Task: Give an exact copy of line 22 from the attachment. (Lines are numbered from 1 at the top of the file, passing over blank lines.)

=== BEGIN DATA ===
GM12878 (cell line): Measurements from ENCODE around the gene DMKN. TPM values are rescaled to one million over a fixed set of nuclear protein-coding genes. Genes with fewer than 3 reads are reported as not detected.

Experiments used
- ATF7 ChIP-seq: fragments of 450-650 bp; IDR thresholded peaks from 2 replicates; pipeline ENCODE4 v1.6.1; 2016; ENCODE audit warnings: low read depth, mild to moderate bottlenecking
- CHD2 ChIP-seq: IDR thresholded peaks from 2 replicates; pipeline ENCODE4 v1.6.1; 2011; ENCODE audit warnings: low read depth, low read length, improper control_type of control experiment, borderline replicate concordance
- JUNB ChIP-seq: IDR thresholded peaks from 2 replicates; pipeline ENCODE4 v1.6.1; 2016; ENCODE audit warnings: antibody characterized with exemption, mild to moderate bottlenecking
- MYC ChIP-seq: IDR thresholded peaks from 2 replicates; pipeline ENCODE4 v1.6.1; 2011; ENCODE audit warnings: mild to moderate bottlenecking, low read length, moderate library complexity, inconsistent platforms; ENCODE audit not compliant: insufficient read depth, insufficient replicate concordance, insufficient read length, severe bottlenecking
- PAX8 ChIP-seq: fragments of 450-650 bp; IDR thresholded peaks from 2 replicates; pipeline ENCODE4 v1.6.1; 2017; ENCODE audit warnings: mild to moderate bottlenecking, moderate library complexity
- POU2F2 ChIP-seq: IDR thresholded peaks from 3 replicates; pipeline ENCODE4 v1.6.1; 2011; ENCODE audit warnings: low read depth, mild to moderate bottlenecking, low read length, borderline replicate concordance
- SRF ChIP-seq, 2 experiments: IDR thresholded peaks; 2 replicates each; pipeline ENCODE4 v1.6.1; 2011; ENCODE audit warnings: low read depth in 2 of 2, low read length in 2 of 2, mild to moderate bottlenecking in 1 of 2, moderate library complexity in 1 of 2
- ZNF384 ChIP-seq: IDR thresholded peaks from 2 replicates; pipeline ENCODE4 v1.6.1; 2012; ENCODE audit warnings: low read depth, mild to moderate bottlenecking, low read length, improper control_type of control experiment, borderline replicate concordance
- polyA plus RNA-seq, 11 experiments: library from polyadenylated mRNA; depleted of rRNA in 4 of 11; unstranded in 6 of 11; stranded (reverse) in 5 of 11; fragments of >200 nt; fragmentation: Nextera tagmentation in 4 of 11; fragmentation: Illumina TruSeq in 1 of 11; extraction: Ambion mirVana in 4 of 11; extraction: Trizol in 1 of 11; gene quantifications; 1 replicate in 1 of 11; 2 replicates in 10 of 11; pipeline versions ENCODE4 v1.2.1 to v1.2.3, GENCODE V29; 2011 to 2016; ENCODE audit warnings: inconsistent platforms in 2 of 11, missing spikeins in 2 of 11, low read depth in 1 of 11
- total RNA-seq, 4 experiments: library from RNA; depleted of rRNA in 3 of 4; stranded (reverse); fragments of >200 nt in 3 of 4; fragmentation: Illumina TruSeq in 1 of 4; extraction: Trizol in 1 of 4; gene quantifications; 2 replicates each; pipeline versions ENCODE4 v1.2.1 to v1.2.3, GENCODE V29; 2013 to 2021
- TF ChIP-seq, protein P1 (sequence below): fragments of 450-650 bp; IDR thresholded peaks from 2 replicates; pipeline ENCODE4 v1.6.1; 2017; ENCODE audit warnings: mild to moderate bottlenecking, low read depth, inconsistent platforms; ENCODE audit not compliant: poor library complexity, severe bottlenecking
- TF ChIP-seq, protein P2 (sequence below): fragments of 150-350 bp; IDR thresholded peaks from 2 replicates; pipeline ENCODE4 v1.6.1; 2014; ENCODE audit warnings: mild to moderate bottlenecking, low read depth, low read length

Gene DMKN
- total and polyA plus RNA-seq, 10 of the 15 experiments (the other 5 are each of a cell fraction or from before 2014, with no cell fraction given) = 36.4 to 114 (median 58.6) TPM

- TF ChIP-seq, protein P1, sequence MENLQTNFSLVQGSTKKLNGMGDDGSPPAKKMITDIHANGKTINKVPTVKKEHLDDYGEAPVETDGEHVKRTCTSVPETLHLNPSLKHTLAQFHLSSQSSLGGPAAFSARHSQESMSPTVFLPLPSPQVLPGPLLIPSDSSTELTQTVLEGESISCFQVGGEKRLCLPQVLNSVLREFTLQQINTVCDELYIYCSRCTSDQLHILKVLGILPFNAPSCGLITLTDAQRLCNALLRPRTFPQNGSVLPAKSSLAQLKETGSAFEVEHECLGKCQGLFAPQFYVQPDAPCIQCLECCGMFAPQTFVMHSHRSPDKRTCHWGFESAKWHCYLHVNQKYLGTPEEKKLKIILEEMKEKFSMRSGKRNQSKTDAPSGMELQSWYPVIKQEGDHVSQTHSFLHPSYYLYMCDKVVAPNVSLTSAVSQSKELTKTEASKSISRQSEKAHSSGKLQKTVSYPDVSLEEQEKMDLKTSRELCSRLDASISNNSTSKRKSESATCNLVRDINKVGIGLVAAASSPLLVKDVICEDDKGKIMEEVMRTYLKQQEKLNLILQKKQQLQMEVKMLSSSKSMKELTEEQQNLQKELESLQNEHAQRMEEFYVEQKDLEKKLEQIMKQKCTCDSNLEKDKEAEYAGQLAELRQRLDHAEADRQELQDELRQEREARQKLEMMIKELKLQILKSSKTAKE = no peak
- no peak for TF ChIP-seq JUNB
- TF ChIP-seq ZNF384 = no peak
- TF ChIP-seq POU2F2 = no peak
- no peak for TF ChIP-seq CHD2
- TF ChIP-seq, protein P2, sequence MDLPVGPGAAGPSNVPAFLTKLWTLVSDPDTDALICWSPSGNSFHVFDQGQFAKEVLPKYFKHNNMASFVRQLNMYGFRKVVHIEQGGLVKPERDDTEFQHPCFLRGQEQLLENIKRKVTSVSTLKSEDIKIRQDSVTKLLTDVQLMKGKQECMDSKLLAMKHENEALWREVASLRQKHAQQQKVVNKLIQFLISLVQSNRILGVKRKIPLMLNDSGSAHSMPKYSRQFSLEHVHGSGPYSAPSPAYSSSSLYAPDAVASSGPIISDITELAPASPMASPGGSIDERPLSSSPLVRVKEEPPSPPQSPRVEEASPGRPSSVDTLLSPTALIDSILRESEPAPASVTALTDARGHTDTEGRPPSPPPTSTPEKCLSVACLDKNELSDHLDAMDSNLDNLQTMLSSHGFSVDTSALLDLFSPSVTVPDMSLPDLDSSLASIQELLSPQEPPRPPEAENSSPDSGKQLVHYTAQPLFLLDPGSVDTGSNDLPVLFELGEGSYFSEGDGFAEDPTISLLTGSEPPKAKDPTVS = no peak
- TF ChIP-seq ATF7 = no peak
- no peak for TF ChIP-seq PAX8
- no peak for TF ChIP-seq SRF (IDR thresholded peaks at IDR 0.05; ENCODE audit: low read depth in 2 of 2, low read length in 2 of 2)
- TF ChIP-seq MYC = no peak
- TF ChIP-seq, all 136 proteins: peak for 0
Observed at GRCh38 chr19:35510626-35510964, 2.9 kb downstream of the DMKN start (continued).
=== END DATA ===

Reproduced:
- TF ChIP-seq, protein P2, sequence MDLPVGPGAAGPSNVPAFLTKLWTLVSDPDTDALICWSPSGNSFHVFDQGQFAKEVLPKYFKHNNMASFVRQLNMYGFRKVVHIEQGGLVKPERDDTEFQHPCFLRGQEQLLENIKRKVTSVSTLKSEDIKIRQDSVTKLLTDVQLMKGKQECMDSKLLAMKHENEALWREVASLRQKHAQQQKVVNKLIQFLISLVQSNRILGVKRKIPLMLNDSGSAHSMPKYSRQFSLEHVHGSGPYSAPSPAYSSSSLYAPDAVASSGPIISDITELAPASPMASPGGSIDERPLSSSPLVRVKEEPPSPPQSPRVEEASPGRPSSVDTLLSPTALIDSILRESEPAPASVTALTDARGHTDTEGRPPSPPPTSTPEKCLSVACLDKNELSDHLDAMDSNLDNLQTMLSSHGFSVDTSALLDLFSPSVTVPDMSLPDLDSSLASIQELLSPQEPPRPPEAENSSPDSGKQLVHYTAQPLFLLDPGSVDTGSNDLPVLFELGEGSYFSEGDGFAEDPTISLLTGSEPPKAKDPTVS = no peak